From Boos to Woos

How Start-Up Diplomacy has elevated Israel’s international standing

Netanyahu received in six continents this year, a salute to Israel's improved standing (Haim Tsach, GPO)

While critics in Israel have been warning that Israel is increasingly isolating itself because of the government’s policies, Prime Minister Benjamin Netanyahu has quietly been strengthening and deepening Israel’s relations worldwide, including countries that used to be off limits to the Jewish state. The Prime Minister’s historic trip to Latin America marked the first visit of a sitting Israeli Prime Minister to Argentina, Colombia and Mexico. With this visit, Netanyahu completed a tour of all the populated continents in the last 8 months.

To understand the full implications of this, one has to recall that Israel was, to varying degrees until recently, a pariah state among the nations. How has this changed and why is Israel suddenly being pursued by countries that just a few years ago would have nothing to do with it?

From its inception, the reborn Jewish state, surrounded by numerically superior enemies, quickly realized that its future depended on quality technology and building alliances worldwide.

Whereas Israel has long been a success concerning technology, its diplomatic history has been marred by disappointments and failures. Israel repelled Arab aggression in the military battlefields, but Arab propaganda has dominated the political battlefields since Israel’s spectacular military victory in 1967. Although the Yom Kippur War in 1973 ended with Israeli forces arriving within reach of Cairo and Damascus, Arab political warfare and extortion succeeded in pushing numerous countries to cut ties with Israel and further isolate the Jewish state.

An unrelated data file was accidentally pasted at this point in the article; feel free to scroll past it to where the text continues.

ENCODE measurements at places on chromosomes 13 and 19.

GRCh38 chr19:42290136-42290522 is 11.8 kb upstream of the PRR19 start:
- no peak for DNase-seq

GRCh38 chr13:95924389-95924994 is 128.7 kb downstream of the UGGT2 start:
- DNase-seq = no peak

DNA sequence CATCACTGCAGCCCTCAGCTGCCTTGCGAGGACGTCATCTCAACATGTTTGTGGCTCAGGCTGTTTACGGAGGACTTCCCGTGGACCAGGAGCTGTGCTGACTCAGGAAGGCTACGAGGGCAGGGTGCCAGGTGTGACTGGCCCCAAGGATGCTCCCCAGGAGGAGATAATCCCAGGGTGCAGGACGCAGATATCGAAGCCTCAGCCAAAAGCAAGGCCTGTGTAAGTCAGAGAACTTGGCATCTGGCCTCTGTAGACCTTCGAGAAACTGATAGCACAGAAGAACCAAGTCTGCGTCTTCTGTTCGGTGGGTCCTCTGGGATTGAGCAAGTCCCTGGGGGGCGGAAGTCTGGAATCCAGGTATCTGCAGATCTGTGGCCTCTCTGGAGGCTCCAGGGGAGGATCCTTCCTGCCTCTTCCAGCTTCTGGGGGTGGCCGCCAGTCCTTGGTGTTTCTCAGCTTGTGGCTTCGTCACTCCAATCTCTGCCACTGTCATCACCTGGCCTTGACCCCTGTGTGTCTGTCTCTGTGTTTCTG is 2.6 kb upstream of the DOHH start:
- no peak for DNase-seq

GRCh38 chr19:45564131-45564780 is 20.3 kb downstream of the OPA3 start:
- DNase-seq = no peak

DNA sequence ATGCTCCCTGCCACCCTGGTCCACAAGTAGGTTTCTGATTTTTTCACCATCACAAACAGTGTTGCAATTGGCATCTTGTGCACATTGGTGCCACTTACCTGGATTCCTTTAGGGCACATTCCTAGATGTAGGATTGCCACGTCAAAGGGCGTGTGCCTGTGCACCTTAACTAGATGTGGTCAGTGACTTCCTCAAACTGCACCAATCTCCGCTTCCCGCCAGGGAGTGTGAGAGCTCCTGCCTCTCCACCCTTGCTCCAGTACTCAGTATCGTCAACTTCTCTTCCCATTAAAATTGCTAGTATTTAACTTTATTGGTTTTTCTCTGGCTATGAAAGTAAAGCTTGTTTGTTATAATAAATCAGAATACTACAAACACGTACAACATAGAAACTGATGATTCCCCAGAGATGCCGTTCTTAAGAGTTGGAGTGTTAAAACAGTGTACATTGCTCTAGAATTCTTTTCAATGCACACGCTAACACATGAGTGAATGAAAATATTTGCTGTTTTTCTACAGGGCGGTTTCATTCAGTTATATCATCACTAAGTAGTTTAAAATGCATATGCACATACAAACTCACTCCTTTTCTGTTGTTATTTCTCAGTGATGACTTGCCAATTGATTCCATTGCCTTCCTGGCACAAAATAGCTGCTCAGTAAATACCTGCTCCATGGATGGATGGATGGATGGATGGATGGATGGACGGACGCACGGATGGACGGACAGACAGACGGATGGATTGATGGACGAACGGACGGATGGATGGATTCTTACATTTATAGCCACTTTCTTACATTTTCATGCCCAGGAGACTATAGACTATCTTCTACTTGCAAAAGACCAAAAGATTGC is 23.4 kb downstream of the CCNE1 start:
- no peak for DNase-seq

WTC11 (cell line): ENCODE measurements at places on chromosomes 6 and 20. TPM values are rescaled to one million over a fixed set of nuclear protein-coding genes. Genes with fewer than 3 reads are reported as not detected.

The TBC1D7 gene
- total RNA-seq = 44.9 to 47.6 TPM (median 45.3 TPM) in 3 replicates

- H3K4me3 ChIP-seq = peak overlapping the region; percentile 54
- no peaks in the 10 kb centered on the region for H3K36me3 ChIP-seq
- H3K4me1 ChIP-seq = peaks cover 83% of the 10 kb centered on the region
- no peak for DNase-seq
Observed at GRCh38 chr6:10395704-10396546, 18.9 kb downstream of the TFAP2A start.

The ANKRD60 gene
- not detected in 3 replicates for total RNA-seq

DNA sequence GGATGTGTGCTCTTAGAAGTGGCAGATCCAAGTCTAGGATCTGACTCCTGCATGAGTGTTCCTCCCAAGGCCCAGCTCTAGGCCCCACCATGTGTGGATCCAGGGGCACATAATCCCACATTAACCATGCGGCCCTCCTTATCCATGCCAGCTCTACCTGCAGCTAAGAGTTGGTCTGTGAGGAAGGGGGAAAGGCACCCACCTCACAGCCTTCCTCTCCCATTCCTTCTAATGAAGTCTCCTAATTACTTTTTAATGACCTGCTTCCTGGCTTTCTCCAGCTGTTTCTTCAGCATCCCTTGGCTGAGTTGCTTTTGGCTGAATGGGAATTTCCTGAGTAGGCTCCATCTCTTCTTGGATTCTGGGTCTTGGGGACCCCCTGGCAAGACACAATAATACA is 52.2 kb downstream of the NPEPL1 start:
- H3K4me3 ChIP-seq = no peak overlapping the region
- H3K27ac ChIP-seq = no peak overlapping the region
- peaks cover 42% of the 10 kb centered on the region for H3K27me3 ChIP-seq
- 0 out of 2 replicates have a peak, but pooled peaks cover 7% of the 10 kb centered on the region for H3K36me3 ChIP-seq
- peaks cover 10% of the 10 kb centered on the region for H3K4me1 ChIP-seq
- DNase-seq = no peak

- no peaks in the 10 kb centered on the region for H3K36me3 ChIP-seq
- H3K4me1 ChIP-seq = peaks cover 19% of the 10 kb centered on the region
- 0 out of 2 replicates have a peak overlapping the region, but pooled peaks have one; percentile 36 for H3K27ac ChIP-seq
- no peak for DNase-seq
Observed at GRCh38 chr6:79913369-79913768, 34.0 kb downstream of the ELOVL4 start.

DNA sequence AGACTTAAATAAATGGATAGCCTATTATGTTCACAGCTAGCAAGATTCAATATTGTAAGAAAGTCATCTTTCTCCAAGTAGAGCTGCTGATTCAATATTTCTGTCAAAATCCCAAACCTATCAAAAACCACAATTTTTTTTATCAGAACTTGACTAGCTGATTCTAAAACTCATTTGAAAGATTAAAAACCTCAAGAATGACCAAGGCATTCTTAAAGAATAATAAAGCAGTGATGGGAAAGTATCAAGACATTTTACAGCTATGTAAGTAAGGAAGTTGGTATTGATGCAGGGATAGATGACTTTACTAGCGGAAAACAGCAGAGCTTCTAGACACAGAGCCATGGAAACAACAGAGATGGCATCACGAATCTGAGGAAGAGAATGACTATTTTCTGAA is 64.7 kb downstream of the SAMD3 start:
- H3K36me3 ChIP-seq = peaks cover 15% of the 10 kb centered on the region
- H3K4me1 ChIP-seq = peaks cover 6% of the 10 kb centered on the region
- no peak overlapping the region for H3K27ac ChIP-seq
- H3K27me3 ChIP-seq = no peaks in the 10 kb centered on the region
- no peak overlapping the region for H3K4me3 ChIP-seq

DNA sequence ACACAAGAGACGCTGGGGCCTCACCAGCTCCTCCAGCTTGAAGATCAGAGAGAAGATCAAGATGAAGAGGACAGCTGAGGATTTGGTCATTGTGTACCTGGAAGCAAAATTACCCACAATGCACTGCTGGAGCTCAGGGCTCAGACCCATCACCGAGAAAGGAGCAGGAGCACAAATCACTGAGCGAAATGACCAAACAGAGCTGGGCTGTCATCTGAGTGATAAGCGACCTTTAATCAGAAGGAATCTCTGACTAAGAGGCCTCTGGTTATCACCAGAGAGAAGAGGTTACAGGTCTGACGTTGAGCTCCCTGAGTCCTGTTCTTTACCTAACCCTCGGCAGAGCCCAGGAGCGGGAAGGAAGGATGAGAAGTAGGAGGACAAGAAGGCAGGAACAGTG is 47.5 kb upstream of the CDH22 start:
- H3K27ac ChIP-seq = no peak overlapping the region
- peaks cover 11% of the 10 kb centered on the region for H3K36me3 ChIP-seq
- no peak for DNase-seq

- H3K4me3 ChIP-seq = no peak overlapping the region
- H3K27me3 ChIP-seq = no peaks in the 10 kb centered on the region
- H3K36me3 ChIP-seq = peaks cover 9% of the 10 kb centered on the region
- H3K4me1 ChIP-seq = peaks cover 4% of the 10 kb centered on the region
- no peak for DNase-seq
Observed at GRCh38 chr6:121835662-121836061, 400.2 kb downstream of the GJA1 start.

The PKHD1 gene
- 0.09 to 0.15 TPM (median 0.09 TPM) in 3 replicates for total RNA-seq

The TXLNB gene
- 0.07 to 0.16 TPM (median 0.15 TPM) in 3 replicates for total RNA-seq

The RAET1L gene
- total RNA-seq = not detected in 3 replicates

Hasbara, Israel’s diplomatic effort, has focused excessively on explaining Israel’s predicament to the world through an altruistic lens. For years, Israeli diplomacy failed to internalize that nations are mainly driven by interests. Nowhere else has this been more vividly displayed than at the United Nations. While anti-Semitism never stopped rearing its ugly head, many of the countries that have traditionally voted against Israel in international forums were mainly driven by national interests. Countries like China and India did not support the infamous UN resolution equating Zionism with racism in 1975 because they shared the Arab-Soviet anti-Semitic ideology. China and India went along because they believed that the Arab world had more to offer than a tiny embattled Jewish state.

Three main factors released Israel from its former diplomatic isolation: the end of the Cold War, waning Arab influence and the emergence of the Jewish state as a global technological powerhouse.

Today, Israel’s bilateral trade and technological ties with China and India are thriving. Jerusalem has become one of India’s main military technology suppliers. Earlier this summer, India’s leader Narendra Modi became the first Indian Prime Minister to visit Israel and he invited Prime Minister Netanyahu to visit India later this year. Asia is quickly replacing the EU as Israel’s main future trading partner.